I’m one of the lucky ones. My initial diagnosis stands up. A small cluster of cysts we’ll watch forever or when they dissipate, whichever comes first.
Another love in my life has been sick off and on for a while now, but it’s hard to say just when all the little things started. She’s been back and forth to her small town doctor, and he’s been faithful to prescribe this and that for her symptoms.
Only recently it occurred to me that HE WAS TREATING HER SYMPTOMS–never has he diagnosed the issue causing the symptoms. I haven’t been privvy to doctor/patient conversation and I know I’ve missed more than I’ve heard, but it dawned on me that she desperately needed to see someone else, because her preferred provider was missing something–
She hasn’t been 100% well in over a year.
I’m no doctor and I had no idea what he was missing, but that disquiet in my spirit was Sense telling me Something important. So I railed and I ranted and roared like a lion, and at the risk of sounding like a complete jerk, I demanded that she make an appointment with SOMEONE ELSE. Anyone else.
Before she made a new appointment (who knows if she would have?) the Good Lord saw in His Divine Providence to smyte her with somethin’ dreadful, and her body betrayed her. It literally told on her!
In a miraculous chain of events, she got sick enough to warrant a trip to the ER. The causative issue was revealed, she was properly treated, and just like that she’s on the road to good health.
Now, I don’t know how my way of thinkin’ squares with theology, but you’ll have a hard time convincing me otherwise; that God didn’t allow her to get Just Sick Enough to HAVE to go to the ER, so that someone else could look at her with new eyes and figure out what was wrong.
The what that was wrong…that Sense that was stirred up in my spirit….had her body not rebelled against her (stubborness? loyalty to her doctor? naivete?) would have killed her in a matter of days had it not been addressed.
So I was watching Downton Abbey Sunday night, awaiting the birth of sweet Sybil’s baby along with all the Granthams and the staff and the rest of the Downtonrazzi.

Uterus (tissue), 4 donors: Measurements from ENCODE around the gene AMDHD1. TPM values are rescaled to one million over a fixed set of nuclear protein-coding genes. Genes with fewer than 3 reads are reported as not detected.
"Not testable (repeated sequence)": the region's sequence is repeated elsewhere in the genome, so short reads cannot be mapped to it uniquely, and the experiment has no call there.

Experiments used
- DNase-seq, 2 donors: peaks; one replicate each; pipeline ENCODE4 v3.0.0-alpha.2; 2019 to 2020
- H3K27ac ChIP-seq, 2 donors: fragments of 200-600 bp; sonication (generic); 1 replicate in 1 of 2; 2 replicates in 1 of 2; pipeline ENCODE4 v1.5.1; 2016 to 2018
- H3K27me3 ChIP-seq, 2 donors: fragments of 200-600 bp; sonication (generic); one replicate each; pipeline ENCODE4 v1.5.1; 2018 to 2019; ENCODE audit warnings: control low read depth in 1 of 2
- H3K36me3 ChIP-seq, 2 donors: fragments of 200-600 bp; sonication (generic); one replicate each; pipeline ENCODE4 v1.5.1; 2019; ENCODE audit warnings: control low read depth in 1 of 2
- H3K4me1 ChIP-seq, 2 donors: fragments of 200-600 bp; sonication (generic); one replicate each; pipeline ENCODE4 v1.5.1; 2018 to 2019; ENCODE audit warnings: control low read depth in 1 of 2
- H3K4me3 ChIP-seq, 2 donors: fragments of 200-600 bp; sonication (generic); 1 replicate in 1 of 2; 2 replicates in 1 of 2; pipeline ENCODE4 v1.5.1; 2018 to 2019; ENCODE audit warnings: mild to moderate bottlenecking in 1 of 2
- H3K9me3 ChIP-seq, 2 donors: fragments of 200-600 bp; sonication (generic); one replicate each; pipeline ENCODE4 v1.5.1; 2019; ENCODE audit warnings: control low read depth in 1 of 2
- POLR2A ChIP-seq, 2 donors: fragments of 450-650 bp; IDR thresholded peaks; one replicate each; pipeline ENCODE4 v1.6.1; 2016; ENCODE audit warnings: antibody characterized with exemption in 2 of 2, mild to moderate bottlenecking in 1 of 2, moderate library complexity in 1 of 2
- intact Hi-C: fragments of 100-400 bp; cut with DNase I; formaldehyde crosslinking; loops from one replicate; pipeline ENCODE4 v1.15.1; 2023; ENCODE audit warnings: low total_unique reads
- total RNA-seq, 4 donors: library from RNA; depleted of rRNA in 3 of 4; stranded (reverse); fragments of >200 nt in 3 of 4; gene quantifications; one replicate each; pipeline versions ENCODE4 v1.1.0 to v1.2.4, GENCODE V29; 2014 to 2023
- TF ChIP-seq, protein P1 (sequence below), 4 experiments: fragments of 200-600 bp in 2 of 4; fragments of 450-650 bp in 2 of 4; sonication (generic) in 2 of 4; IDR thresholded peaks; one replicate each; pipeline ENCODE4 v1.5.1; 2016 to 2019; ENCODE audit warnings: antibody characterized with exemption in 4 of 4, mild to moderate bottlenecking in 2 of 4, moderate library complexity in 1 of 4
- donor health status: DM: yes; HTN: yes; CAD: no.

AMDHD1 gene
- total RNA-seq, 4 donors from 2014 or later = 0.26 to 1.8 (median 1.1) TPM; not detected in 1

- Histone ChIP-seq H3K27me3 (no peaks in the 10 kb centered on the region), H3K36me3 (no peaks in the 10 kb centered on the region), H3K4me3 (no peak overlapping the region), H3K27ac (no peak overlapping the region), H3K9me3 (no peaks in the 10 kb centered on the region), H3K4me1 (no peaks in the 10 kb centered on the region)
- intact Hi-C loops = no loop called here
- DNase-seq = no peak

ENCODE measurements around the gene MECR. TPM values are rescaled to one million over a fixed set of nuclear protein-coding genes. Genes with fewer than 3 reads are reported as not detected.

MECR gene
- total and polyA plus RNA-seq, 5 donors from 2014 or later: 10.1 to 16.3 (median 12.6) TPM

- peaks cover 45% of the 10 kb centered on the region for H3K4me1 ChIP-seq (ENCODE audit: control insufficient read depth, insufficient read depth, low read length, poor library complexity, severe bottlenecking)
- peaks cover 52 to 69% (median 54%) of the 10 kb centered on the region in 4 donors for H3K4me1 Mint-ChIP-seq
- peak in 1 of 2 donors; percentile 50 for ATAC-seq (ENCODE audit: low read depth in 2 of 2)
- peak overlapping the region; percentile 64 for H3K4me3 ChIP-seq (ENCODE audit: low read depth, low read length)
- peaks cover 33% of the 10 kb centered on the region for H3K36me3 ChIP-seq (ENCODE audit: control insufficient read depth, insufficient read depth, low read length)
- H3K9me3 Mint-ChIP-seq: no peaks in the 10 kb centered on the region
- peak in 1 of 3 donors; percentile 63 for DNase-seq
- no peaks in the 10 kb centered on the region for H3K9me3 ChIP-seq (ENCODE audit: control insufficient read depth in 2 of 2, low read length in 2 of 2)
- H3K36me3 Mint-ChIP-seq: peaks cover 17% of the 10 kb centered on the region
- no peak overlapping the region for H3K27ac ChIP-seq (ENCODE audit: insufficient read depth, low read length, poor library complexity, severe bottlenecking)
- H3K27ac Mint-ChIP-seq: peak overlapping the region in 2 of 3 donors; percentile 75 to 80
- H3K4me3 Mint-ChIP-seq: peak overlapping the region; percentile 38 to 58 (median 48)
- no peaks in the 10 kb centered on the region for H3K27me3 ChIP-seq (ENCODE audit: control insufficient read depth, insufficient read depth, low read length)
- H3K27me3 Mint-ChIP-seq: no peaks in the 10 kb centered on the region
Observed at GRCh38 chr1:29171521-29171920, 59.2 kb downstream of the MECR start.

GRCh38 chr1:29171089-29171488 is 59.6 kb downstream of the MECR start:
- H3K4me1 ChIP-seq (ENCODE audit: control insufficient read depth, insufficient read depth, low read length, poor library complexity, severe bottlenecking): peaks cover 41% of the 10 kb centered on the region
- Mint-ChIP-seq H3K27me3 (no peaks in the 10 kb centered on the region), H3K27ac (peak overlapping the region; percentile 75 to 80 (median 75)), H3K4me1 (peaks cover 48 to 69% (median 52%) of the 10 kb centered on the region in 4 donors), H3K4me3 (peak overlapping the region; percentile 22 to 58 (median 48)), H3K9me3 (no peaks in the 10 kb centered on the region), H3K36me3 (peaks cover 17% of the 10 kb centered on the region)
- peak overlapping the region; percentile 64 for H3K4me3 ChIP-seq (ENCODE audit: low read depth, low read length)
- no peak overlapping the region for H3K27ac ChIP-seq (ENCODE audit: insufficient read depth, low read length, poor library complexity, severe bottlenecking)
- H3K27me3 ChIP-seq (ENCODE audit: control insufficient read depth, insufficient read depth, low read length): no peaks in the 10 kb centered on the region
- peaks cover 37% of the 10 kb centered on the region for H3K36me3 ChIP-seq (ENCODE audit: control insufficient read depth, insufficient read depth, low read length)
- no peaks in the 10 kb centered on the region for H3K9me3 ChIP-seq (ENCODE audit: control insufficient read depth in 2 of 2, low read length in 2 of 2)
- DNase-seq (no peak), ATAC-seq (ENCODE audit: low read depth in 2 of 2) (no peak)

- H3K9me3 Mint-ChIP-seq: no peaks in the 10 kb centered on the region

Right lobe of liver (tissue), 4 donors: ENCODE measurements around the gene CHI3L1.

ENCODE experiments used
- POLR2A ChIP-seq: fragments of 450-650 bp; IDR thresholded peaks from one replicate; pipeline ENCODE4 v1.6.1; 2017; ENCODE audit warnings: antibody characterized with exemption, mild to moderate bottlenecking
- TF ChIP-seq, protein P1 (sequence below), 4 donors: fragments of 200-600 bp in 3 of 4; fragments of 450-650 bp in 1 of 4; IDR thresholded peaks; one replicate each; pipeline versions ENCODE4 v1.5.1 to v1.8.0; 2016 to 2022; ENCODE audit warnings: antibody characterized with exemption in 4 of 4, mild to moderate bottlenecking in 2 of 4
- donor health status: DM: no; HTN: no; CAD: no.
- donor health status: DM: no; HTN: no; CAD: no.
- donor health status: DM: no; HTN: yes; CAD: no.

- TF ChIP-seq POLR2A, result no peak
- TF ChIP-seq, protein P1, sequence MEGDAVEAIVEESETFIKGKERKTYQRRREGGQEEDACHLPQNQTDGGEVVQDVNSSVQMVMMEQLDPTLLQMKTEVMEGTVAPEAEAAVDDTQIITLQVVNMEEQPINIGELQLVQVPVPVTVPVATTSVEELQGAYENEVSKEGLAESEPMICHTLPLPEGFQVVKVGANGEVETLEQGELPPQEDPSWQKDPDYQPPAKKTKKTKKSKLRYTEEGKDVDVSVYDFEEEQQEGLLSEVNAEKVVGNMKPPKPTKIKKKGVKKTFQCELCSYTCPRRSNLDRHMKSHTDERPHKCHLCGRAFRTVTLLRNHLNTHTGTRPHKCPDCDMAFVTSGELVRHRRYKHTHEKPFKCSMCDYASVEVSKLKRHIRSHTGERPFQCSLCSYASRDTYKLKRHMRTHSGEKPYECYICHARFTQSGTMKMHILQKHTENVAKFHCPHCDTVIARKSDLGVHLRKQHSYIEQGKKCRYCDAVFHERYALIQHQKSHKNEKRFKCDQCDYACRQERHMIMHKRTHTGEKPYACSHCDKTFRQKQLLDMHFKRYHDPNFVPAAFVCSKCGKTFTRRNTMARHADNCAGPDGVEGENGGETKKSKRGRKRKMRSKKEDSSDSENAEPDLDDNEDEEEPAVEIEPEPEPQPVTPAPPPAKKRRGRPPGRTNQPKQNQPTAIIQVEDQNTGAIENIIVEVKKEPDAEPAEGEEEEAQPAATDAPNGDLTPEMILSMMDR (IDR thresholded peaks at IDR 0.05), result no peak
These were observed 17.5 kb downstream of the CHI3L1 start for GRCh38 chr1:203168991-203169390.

It was painful, wasn’t it? All of it.
Not just Sybil’s labor agony; any woman who’s given birth felt the pangs with her.
It was the ridiculous
[and I beg your forgiveness in advance for employing so crude a phrase to describe what comes next, but I can’t think of another thing that more aptly describes Sir Philip’s and Dr. Clarkson’s behavior]
pissing contest between the two doctors. The arrogant, petulant Sir Philip versus the Village doctor Clarkson. Ignorning Lady Grantham’s best advice of them all – defering to Dr. Clarkson’s opinion who had known and treated Sybil since birth; he was certainly in a position to know what was best for his patient.
But the misguided Earl of Grantham, Sybil’s father, only heard what he wanted to hear. He valued the pedigree of Sir Philip over the commonness of Dr. Clarkson; well, that and he couldn’t forgive the perceived failures of Dr. Clarkson with regard to Matthew’s temporary paralysis and Lavinia’s flu-related death.
Hearing what he wanted to hear informed Robert’s belief, and he bullied Sybil’s husband, Tom, and the rest of the family into getting his way.
Which, unfortunately, ended in Sybil’s unnessary death due to eclampsia.
We all watched and wept, didn’t we? It was avoidable if only….
If only Robert et all had not acted on what they wanted to hear.
Sunday night’s episode of Downton Abbey stirred memories past and present, three of which I’ve shared here.
Can we let it serve as cautionary tale? If…when…you or a loved one receive a diagnosis you want to hear under a cloud of “What ifs”; would you please seek a second opinion to confirm that diagnosis?
But how can I cast stones at Robert? We have the benefit of hindsight in Sybil’s (imaginary) circumstance, but haven’t we all acted at some point in our lives upon what we wanted to hear rather than what we needed to hear?
Consider me a big sister who’s assuming the right to boss you around; or compel YOU to boss someone else who needs bossing.
Because it might just save a life one day.